Moominland Midwinter is absolutely wonderful in its entirety, full of countless such subtle yet intensely shrewd insights into the perplexities of the human experience. Complement it with Jansson’s The Book about Moomin, Mymble and Little My, one of the greatest children’s books of all time, and her philosophical Moomin comics on identity, belonging, and why we join groups, then revisit her rare vintage illustrations for Alice in Wonderland and The Hobbit.

For another beautiful meditation on this most uncooperative of seasons, see Rilke on what winter teaches us about the tenacity of the human spirit.

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15 JANUARY, 2015

A Vintage Illustrated Love Letter to Books: What They Are, How They’re Made, and Why They Matter to Us

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“There is a reason for nearly everything.”

Zen monks in 12th-century China bemoaned books as a perilous distraction to be avoided at all costs, and yet we’ve come to embrace that singular medium of immersive contemplation as one of life’s greatest joys. “A book is a heart that only beats in the chest of another,” Rebecca Solnit wrote nine centuries later in one of the most beautiful reflections on reading ever penned. For Kafka, great books were “the axe for the frozen sea inside us.” For C.S. Lewis, they both change us and make us more ourselves. But what is a book, really? Where does it come from and what does it do?

The celebrated mid-century graphic designer John Alcorn remains best known for the opening title sequences he designed for a number of Fellini films, but he was also a prolific book jacket designer and children’s book author — a love affair with the written word that began early and lasted a lifetime. He was only twenty-seven when he illustrated the 1962 treasure BOOKS! (public library) by Murray McCain — part love letter to books, part PSA on how they’re made, part timeless manifesto for why they matter, at once a masterwork of typography and an illuminating primer on the practical production and cultural purpose of books. Irreverent yet full of deep reverence for the written word, aimed at both kids and grownup bibliophiles, this witty and wonderful gem promised to “turn children into book-lovers and parents into BOOKS! lovers.”

Half a century later, it has been reissued in a beautiful new edition that does justice to the vision and integrity of the original — a pleasure to both hold and behold, and a timeless, ever-timely celebration of books as bastions of the human spirit.

Complement BOOKS! with the four psychological functions of literature and the greatest books of all time, as voted by 125 celebrated contemporary authors, then revisit The Jacket — a sweet illustrated meta-story about how we fall in love with books.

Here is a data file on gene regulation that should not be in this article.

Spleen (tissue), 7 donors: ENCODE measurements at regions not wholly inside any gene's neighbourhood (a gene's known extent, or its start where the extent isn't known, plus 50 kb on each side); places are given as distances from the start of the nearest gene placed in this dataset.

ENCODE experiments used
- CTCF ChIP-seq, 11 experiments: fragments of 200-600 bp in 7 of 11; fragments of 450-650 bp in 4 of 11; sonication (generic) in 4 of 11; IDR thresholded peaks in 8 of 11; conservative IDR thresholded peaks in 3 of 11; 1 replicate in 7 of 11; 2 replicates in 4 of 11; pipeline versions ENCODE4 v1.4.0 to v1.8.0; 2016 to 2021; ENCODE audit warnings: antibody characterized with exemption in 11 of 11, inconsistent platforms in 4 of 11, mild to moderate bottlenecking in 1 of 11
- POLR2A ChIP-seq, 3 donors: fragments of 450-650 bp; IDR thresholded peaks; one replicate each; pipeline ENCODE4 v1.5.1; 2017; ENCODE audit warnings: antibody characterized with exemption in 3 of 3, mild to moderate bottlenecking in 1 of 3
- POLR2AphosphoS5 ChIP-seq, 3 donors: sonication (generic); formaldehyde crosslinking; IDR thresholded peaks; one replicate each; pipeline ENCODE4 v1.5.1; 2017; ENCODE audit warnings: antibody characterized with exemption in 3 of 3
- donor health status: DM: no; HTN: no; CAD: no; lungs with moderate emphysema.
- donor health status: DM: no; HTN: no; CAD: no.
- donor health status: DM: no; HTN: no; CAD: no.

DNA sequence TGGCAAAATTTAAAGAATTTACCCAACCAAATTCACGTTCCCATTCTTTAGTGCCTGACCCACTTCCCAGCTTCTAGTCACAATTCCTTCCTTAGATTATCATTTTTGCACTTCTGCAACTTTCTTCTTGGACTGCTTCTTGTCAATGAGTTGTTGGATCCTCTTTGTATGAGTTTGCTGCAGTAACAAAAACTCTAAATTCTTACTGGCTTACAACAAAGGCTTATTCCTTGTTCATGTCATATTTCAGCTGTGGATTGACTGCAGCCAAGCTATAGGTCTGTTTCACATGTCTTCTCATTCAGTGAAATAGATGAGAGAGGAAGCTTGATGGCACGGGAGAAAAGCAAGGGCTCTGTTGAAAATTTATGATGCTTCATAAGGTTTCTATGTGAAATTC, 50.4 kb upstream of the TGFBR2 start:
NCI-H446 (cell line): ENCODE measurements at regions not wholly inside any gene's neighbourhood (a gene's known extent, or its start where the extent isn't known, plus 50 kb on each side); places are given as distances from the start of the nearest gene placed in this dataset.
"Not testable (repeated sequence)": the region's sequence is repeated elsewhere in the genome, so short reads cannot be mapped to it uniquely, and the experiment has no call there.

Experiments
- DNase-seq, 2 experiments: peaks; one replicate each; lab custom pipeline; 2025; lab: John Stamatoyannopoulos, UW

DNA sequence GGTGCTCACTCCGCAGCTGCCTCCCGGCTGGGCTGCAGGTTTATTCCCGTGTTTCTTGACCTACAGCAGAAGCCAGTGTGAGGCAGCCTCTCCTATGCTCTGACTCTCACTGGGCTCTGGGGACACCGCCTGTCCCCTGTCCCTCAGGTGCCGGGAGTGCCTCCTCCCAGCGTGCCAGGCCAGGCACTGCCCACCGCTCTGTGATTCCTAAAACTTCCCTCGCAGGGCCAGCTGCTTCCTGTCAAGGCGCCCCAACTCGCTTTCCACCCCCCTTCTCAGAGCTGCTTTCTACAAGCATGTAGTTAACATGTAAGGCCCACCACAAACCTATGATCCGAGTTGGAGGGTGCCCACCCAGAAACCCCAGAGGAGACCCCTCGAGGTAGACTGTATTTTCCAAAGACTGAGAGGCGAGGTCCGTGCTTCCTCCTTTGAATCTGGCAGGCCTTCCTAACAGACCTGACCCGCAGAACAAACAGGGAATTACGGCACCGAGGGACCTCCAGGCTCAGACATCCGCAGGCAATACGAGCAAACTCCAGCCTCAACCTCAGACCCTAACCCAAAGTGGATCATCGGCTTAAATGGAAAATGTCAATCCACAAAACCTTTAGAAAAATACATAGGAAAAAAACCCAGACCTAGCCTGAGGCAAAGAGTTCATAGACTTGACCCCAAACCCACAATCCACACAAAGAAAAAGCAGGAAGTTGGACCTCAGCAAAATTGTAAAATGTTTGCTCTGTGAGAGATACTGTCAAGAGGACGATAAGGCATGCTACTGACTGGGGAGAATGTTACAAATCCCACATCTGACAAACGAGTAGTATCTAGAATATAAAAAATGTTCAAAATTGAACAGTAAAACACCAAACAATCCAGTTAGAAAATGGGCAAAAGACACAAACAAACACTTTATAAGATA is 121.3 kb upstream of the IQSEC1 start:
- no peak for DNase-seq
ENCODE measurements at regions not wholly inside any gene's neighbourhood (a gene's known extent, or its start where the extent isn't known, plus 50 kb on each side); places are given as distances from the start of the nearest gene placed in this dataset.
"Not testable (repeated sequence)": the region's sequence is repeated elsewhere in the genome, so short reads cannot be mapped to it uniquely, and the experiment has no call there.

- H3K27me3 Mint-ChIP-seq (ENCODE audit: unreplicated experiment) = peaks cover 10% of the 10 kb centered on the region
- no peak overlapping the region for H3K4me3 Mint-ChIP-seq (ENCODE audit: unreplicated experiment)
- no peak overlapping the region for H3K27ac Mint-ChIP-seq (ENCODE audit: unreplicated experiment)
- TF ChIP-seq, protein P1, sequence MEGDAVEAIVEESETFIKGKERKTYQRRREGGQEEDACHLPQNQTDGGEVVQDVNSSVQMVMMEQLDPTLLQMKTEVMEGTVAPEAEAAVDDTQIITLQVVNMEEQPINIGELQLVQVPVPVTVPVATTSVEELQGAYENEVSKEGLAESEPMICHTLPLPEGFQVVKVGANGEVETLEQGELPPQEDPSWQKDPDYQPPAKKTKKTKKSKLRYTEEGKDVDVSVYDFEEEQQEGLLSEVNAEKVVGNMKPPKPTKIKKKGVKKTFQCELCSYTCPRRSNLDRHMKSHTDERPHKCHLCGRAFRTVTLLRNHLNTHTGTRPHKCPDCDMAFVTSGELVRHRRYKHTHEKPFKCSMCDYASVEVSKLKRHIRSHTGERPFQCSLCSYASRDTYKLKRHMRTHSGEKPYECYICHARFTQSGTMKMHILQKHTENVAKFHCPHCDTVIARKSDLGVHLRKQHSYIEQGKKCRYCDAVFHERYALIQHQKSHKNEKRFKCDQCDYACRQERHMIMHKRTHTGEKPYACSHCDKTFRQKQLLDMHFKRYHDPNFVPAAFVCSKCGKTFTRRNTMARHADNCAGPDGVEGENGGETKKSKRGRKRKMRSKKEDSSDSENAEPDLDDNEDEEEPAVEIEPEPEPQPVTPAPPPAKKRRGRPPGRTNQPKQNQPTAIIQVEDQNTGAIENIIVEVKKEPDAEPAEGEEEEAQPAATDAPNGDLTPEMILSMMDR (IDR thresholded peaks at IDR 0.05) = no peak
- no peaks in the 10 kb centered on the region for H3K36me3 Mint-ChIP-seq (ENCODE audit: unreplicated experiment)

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29 OCTOBER, 2014

25 Cats Name Sam and One Blue Pussy: Andy Warhol’s Little-Known Collaborations with His Mother

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The cat listicle goes pop art half a century before cat listicles existed.

In the 1950s, long before he had invented himself as pop art’s pioneer, Andy Warhol was making ends meet by working as a freelance children’s book illustrator for Doubleday. Still, he was unable to escape poverty. When his mother, Julia Warhola — an artist herself and one of history’s unsung champions behind creative icons — found out about her son’s destitute conditions in 1952, she boarded a bus from Pittsburgh to New York and moved into Andy’s tiny apartment on East 75th Street, intent on taking care of him and helping him get by. The two shared a love of cats so strong that their squalid home was populated by a multitude of felines, all but one named Sam; the sole outlier, Julia’s most beloved companion, was named Hester. But in addition to cat-rearing, the mother-son cohabitation inevitably led to a series of creative collaborations and an adventure of self-publishing.

In 1954, Andy and Julia released a limited-edition artist’s book ungrammatically titled 25 Cats Name Sam and One Blue Pussy (public library), featuring Andy’s signature blotted-line watercolor drawings in vibrant pop-art colors and calligraphy by Julia. Oddly enough, there were only sixteen rather than twenty-five cats portrayed and Julia had accidentally missed the letter “d” from “Named,” but Andy decided to keep the title and fold the idiosyncratic wording into the already quirky yet strangely contemporary concept — not only was it a book solely about cats half a century before the cat meme of the modern web, but it was also practically an illustrated listicle.

The book was conceived as an edition of 190 signed and numbered copies, most of which Warhol gave away to friends and clients as gifts.

But perhaps even more intriguing was the sequel, another self-published book unambiguously titled Holy Cats by Andy Warhol’s Mother (public library) — a playful and irreverent eulogy for Julia’s beloved Hester, which she wrote and illustrated herself.

Warhol would later remark of his mother’s peculiar labor-of-love project: “It featured what she loved to draw most, angels and cats.”

The two books were eventually reproduced and published as a boxed set a few months after Warhol’s death in 1987.

The two books were followed by the duo’s final collaboration, the little-known cookbook Wild Strawberries. Shortly after that, Warhol underwent what Lou Reed called the “PHOOM!” moment when he stopped being Andy Warhol and became Andy Warhol.

Complement this illustrated love letter to felines with a similar concept from Indian folklore and Gay Talese’s field guide to the social order of New York City cats, then revisit Warhol’s graphic biography and his musings on the joys of virtual relationships.